c) Any three members of the Committee together, may take suo moto cognizance of any case of missing child, report to the police, or the AHTU immediately and initiate process of providing care and protection to the child.
d) Assess the needs of the child and pass orders with respect to repatriating the child or placing the child in a fit facility or with a fit person, or declare free for adoption or foster care, or any other arrangement by following due process of law, keeping in mind the best interest of the child.
e) Engage services of the DCPU/District Legal Services Authority in the source district of the found/traced child, to facilitate smooth and effective rehabilitation of the child, and for any other legal support. Ensure that the case of the child has been linked to the District Legal Services Authority.
f) Ascertain if the child is in need of any medical care, and pass direction to link the child to the appropriate medical
institution.
g) In the absence of adequate proof of age, pass directions for age determination test of the child. The report of the test should be obtained immediately after the test results have been concluded. In the meantime, the child may be placed in a fit facility.
h) Pass orders for recovery of back-wages of the child, in case the found or recovered child was trafficked for forced or/and bonded labor.
i) Direct PO/ Police/ CWO/ Childline / DCPU/ Other organization for necessary action and follow up.
j) Perform all duties specified under Section 30 of the Juvenile Justice (Care and Protection of Children) Act, 2015 and the rules therein, and send regular updates and report to the appropriate agency at the District /State level.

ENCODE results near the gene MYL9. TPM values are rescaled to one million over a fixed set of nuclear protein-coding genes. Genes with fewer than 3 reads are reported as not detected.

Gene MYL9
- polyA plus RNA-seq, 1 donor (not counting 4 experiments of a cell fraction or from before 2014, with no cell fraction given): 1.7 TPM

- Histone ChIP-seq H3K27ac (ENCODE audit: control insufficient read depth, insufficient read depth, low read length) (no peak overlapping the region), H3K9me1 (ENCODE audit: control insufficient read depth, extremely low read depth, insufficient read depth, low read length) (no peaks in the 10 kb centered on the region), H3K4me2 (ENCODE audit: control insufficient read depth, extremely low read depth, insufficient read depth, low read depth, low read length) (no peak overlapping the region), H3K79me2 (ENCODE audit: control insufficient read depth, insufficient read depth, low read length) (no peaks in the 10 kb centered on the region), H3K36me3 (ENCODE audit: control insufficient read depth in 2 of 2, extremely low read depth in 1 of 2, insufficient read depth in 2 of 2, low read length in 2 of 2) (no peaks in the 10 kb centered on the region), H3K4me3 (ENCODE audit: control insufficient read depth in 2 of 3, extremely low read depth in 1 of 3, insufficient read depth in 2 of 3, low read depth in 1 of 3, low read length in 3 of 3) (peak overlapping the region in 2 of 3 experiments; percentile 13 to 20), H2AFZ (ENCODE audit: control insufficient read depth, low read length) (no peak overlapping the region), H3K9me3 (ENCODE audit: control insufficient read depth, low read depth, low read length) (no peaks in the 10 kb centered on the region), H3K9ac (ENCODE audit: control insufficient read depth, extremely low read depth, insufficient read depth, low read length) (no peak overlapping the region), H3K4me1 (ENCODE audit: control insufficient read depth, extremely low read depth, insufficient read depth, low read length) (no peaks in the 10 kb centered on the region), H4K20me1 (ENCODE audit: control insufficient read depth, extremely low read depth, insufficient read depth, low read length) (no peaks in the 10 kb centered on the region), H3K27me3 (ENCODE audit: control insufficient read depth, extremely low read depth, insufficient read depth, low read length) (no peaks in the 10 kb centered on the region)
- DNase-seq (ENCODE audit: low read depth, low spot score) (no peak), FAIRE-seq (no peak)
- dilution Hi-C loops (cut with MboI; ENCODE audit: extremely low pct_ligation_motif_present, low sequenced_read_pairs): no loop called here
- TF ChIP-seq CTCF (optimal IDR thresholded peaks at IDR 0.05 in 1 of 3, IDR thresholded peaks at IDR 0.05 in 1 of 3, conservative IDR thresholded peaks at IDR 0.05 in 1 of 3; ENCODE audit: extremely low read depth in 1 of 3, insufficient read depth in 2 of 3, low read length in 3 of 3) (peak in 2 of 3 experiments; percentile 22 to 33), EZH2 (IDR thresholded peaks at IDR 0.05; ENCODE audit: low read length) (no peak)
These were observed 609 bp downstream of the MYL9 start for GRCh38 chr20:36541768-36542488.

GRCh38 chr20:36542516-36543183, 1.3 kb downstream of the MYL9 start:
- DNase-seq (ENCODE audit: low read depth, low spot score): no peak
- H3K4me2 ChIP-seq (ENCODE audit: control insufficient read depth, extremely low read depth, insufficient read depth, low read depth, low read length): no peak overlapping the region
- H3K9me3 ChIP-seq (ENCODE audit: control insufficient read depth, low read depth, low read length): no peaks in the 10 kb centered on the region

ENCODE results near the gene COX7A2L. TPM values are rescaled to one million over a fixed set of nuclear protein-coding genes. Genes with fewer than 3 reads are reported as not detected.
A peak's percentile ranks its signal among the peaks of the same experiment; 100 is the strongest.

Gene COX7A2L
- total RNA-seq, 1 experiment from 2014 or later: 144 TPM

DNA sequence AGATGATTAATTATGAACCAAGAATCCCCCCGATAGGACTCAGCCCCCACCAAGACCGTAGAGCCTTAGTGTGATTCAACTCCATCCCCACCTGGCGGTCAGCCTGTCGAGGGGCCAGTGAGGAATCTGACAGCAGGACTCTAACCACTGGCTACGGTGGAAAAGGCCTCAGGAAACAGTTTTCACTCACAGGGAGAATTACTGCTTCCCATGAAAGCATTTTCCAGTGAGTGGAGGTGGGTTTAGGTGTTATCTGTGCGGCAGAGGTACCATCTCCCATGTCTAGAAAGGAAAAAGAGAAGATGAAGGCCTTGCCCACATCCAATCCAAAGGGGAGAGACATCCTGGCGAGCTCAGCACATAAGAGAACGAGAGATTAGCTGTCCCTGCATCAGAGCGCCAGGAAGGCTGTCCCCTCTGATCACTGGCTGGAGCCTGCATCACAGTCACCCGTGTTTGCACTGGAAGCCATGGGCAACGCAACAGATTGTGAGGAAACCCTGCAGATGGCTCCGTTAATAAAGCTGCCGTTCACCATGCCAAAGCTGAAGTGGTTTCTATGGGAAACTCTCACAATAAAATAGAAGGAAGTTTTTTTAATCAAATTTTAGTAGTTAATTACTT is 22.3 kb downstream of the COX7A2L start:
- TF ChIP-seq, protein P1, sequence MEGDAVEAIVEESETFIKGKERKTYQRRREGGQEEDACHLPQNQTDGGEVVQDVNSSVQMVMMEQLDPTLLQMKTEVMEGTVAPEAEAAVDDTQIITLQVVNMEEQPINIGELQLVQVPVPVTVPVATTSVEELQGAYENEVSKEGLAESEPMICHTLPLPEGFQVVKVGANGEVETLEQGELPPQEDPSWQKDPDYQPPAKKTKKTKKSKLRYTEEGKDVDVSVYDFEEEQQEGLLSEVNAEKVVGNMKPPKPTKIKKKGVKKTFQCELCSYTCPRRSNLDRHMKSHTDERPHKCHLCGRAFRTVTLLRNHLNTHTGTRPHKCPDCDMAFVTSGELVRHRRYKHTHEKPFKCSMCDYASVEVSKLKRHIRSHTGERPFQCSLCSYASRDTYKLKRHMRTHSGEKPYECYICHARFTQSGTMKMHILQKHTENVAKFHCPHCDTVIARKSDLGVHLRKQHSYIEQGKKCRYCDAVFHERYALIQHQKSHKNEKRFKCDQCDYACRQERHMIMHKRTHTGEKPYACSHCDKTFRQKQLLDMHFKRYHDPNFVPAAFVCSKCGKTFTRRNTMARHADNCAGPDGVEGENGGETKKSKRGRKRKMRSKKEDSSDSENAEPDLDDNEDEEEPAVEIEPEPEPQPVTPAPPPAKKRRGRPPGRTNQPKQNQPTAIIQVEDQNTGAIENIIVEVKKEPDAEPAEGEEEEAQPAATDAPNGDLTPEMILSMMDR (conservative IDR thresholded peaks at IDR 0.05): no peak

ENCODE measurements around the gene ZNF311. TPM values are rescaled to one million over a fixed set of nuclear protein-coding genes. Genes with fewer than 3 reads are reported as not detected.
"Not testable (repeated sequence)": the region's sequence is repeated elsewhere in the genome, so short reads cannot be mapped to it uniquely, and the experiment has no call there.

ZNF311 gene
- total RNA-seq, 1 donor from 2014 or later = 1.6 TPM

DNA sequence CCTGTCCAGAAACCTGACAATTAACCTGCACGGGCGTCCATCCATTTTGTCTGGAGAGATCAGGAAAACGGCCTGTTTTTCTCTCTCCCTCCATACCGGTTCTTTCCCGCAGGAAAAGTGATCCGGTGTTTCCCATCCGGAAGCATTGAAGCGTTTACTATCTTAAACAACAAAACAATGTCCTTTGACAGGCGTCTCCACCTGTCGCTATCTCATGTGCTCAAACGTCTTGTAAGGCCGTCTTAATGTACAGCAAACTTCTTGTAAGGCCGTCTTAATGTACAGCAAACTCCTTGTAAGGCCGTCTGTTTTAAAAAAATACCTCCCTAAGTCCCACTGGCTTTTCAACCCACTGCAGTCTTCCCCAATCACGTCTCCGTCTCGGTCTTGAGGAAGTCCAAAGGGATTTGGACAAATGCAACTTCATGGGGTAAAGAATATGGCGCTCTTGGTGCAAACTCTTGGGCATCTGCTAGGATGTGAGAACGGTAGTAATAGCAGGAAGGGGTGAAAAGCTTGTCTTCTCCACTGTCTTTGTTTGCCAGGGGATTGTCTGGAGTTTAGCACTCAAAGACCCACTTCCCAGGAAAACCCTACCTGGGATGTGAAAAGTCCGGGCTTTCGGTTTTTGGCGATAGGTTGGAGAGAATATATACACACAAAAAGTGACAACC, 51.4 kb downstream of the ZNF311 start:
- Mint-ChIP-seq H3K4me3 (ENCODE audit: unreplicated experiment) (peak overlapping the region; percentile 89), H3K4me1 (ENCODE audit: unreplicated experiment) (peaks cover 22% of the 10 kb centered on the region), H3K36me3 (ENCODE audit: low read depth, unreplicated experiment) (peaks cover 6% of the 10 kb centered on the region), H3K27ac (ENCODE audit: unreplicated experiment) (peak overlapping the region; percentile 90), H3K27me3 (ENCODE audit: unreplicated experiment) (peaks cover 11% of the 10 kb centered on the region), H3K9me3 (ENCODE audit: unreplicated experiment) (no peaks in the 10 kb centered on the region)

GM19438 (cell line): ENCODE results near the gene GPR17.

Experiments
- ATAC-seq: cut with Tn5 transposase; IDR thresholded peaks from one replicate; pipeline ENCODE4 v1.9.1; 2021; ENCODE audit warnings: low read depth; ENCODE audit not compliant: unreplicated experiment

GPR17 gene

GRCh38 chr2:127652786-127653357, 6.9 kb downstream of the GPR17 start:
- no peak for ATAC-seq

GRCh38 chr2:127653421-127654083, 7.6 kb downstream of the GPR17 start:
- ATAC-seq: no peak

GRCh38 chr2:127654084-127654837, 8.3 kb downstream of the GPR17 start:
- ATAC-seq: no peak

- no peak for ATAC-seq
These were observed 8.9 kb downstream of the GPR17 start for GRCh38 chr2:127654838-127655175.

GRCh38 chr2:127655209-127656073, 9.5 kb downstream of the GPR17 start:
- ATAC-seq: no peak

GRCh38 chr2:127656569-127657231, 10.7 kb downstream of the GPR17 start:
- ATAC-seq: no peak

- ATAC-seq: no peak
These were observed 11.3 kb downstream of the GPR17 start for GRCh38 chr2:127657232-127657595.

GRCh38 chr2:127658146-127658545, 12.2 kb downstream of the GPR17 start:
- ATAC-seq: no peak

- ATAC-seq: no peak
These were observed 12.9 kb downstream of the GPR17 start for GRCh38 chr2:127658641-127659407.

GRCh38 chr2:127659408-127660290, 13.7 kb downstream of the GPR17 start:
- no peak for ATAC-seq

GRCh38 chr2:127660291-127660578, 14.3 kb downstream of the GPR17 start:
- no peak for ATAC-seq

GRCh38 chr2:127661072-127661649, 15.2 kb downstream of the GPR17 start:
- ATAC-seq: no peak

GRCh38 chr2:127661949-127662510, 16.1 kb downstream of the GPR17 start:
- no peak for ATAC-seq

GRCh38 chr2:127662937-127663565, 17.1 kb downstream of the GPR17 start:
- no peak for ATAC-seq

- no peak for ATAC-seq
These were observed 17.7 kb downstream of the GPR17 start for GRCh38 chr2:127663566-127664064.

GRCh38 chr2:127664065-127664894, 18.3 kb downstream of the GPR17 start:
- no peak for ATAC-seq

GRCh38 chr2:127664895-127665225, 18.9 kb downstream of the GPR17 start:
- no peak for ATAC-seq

4. Juvenile Justice Board (JJB)
a) If any found/traced child is produced before the Juvenile Justice Board as a child in conflict with law, such a child should immediately be redirected to the relevant Child Welfare Committee after due enquiry, for initiating the process of rehabilitation.
b) In case FIR is not registered in a case of missing/trafficked child, immediately direct the police for registration of FIR for offenses committed against children in need of care and protection.
c) Ensure availability of free legal aid for the child through the District Legal Services Authority.
d) Create an individual care plan as per the Juvenile Justice (Care and Protection of Children) Act, 2015 and the Rules therein, for each child’s including follow up by the Probation Officer the District Child Protection Unit or a member of a non-governmental organization, as it may be required as per Section 8 (3) (h) or Section 19 (2) of the Juvenile Justice (Care and Protection of Children) Act, 2015.